A patent is a means of protecting an invention. For an invention to be patentable in the UK and Ireland, it must be:
- involve an inventive step (in the sense that the step which is required to achieve the invention is not one which would be obvious to a person skilled in that particular area of technology/science);
- be capable of industrial application; and
- not fall within an excluded category (which categories include things like methods for doing business and computer programmes).
Only UK patents are enforceable in the UK, and only Irish patents are enforceable in Ireland, but such patents may be obtained by:
- filing a patent application directly with the UK or Irish patent office respectively,
- filing an application with a receiving office under the Patent Co-operation Treaty (PCT) and including the UK and/or Ireland in the list of designated countries, or
- filing an application with the European Patent Office under the European Patent Convention (EPC) and including the UK and/or Ireland in the list of designated countries.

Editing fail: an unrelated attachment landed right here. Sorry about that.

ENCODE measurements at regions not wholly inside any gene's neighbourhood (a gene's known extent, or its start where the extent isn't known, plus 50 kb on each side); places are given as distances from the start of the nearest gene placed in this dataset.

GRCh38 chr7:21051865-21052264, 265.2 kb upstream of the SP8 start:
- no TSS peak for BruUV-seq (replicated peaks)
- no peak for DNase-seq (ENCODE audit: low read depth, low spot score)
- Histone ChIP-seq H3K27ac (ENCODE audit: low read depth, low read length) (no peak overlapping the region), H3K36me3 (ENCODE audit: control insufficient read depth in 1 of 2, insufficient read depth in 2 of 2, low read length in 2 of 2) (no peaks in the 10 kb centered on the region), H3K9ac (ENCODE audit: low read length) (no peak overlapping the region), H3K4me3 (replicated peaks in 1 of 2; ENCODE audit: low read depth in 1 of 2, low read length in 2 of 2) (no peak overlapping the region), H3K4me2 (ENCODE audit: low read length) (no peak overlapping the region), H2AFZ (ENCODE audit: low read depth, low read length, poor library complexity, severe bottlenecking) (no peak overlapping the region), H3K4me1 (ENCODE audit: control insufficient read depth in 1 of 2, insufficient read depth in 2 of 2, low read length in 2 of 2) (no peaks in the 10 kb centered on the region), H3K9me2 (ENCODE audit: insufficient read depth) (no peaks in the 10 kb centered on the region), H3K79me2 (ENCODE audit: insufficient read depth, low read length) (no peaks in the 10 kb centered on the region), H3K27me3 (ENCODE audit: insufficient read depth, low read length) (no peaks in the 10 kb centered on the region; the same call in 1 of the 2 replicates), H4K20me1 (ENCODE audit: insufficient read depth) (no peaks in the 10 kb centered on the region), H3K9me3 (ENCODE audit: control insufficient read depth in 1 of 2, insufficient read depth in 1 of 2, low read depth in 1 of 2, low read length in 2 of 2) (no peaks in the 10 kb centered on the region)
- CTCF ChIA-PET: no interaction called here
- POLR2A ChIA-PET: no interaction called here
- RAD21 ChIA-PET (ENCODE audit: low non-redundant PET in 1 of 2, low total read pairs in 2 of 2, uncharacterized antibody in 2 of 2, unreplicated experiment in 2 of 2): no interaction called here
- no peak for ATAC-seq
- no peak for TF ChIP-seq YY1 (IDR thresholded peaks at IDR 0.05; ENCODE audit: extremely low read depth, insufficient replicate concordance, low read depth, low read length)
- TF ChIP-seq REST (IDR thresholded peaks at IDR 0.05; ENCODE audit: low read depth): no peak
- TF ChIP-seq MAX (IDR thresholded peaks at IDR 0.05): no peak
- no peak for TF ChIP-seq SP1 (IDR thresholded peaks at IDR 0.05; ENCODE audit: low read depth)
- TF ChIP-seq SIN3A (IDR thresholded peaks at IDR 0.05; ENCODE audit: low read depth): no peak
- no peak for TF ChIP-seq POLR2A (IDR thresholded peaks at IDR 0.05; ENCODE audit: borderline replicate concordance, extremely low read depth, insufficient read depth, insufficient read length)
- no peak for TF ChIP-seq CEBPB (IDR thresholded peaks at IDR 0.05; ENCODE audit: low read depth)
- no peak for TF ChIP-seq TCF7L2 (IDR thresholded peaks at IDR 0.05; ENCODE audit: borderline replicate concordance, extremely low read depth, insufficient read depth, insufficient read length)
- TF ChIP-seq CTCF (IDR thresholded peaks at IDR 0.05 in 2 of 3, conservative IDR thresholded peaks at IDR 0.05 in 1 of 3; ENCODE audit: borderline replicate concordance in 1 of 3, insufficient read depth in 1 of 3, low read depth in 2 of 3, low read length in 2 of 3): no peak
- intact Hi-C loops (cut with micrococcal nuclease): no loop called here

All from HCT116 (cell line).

The entitlement to a UK and Irish patent is determined by who is the first to file the relevant patent application, and not by reference to who was the first to make the invention. A UK and Irish patent generally lasts for a maximum of 20 years from its filing date. However, in certain circumstances when a patent has expired the owner can seek to extend the protection under the patent for specific embodiments of that patent (this really only arises in cases of biological agents e.g. human or veterinary medicines which required a protracted regulatory approval even after a patent is granted). This extension of protection is called a Supplementary Protection Certificate (or “SPC”). An SPC can be extended for a maximum of 5 further years after a patent has expired.
Effect of Brexit on Patents:
Brexit will not affect the current European patent system, as it is governed by the (non-EU) European Patent Convention. UK businesses can continue to apply to the EPC for patent protection which will include the UK. Existing European patents covering the UK are also unaffected.
While the UK remains a full member of the EU, businesses can continue to apply for and be granted SPCs for patented pharmaceutical and plant protection products using the current SPC system. Existing UK SPCs granted under that system continue to be valid. Once the UK leaves the EU, UK businesses will still be able to apply for SPCs in all remaining EU Member States under the existing system.
However, uncertainty exists as to SPC protection in the UK post-Brexit.